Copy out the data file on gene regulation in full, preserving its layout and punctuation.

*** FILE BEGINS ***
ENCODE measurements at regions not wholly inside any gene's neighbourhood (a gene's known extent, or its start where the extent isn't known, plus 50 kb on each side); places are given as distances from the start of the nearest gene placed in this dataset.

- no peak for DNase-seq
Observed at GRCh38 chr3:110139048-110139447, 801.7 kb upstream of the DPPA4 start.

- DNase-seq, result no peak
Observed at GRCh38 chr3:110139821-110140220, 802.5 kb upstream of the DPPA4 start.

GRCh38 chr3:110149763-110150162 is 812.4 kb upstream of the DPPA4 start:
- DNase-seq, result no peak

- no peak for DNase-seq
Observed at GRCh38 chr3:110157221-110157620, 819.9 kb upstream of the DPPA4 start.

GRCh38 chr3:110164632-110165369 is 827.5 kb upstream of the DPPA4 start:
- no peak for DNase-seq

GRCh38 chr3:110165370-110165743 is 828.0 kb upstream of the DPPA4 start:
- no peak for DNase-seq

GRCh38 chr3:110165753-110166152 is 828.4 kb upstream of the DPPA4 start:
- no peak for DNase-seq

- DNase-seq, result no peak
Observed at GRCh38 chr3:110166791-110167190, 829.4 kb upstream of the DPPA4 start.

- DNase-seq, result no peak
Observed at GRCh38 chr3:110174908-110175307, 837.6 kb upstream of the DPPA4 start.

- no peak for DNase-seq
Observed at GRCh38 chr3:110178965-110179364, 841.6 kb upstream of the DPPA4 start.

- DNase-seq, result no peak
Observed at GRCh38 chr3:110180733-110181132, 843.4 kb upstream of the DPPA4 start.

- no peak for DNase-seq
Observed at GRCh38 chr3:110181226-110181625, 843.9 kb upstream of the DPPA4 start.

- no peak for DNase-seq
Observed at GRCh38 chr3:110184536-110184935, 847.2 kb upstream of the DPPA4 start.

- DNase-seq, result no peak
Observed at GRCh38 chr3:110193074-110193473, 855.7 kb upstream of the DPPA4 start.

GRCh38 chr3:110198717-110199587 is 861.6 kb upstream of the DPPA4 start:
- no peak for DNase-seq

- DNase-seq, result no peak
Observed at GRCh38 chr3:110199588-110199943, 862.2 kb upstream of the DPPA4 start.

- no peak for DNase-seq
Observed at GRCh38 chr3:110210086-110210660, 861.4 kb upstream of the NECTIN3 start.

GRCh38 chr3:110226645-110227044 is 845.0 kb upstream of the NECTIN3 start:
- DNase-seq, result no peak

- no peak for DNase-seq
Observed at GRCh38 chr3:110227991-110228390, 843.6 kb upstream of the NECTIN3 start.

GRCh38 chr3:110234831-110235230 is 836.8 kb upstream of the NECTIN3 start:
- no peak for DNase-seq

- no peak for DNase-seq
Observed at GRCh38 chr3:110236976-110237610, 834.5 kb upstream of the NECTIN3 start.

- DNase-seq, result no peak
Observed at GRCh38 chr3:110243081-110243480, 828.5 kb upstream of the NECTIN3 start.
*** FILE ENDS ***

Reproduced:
ENCODE measurements at regions not wholly inside any gene's neighbourhood (a gene's known extent, or its start where the extent isn't known, plus 50 kb on each side); places are given as distances from the start of the nearest gene placed in this dataset.

- no peak for DNase-seq
Observed at GRCh38 chr3:110139048-110139447, 801.7 kb upstream of the DPPA4 start.

- DNase-seq, result no peak
Observed at GRCh38 chr3:110139821-110140220, 802.5 kb upstream of the DPPA4 start.

GRCh38 chr3:110149763-110150162 is 812.4 kb upstream of the DPPA4 start:
- DNase-seq, result no peak

- no peak for DNase-seq
Observed at GRCh38 chr3:110157221-110157620, 819.9 kb upstream of the DPPA4 start.

GRCh38 chr3:110164632-110165369 is 827.5 kb upstream of the DPPA4 start:
- no peak for DNase-seq

GRCh38 chr3:110165370-110165743 is 828.0 kb upstream of the DPPA4 start:
- no peak for DNase-seq

GRCh38 chr3:110165753-110166152 is 828.4 kb upstream of the DPPA4 start:
- no peak for DNase-seq

- DNase-seq, result no peak
Observed at GRCh38 chr3:110166791-110167190, 829.4 kb upstream of the DPPA4 start.

- DNase-seq, result no peak
Observed at GRCh38 chr3:110174908-110175307, 837.6 kb upstream of the DPPA4 start.

- no peak for DNase-seq
Observed at GRCh38 chr3:110178965-110179364, 841.6 kb upstream of the DPPA4 start.

- DNase-seq, result no peak
Observed at GRCh38 chr3:110180733-110181132, 843.4 kb upstream of the DPPA4 start.

- no peak for DNase-seq
Observed at GRCh38 chr3:110181226-110181625, 843.9 kb upstream of the DPPA4 start.

- no peak for DNase-seq
Observed at GRCh38 chr3:110184536-110184935, 847.2 kb upstream of the DPPA4 start.

- DNase-seq, result no peak
Observed at GRCh38 chr3:110193074-110193473, 855.7 kb upstream of the DPPA4 start.

GRCh38 chr3:110198717-110199587 is 861.6 kb upstream of the DPPA4 start:
- no peak for DNase-seq

- DNase-seq, result no peak
Observed at GRCh38 chr3:110199588-110199943, 862.2 kb upstream of the DPPA4 start.

- no peak for DNase-seq
Observed at GRCh38 chr3:110210086-110210660, 861.4 kb upstream of the NECTIN3 start.

GRCh38 chr3:110226645-110227044 is 845.0 kb upstream of the NECTIN3 start:
- DNase-seq, result no peak

- no peak for DNase-seq
Observed at GRCh38 chr3:110227991-110228390, 843.6 kb upstream of the NECTIN3 start.

GRCh38 chr3:110234831-110235230 is 836.8 kb upstream of the NECTIN3 start:
- no peak for DNase-seq

- no peak for DNase-seq
Observed at GRCh38 chr3:110236976-110237610, 834.5 kb upstream of the NECTIN3 start.

- DNase-seq, result no peak
Observed at GRCh38 chr3:110243081-110243480, 828.5 kb upstream of the NECTIN3 start.